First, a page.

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Human perception is amazingly efficient and usually stable despite the intrinsic ambiguity and uncertainty of sensory input. However, occasionally our sensory systems do fail to reach a single interpretation for a given input. Sometimes, our percepts fluctuate between two distinct interpretations or states, although more than two interpretations are also possible. This is called bistable (or multistable for more than two states) perception. The perceptual alternations are spontaneous and stochastic, and the alternating percepts are often mutually exclusive. This entry describes varieties of bistable perception, binocular rivalry, mechanisms for perceptual switching, and tools used for studying mechanisms of object perception and visual awareness.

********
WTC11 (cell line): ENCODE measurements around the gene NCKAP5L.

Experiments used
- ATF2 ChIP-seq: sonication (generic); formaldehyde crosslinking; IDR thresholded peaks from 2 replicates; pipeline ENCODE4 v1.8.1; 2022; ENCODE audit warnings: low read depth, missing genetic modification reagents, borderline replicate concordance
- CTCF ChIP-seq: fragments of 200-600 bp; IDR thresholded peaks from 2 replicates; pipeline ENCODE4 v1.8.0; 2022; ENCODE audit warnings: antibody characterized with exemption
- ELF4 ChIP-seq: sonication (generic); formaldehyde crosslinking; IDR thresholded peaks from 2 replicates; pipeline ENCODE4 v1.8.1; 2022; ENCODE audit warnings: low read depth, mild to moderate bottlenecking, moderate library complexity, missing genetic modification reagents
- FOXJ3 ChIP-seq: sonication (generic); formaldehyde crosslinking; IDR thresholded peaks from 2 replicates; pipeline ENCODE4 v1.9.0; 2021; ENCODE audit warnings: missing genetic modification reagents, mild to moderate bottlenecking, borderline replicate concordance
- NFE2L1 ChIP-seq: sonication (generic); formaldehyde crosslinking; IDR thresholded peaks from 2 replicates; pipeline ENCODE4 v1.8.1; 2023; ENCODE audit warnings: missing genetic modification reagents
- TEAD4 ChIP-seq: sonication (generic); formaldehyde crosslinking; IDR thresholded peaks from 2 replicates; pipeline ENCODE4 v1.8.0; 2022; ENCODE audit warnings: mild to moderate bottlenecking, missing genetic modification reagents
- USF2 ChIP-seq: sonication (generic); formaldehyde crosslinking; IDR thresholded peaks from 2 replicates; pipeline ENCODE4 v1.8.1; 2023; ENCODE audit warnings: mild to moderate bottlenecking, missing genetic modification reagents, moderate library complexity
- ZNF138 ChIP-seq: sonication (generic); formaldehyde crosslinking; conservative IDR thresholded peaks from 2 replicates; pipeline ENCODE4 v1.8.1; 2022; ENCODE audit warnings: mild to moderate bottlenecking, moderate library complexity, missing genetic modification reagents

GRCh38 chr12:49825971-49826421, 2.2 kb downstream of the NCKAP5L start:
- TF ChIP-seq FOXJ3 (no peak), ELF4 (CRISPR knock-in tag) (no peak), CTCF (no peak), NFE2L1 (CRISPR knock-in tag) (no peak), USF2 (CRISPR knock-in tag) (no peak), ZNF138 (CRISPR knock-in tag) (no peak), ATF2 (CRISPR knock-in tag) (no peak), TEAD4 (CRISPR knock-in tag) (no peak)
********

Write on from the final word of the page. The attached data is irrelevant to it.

Varieties

Several varieties of stimuli can lead to bistable perception. Many bistable phenomena are generated from a set of common factors, some of which ...

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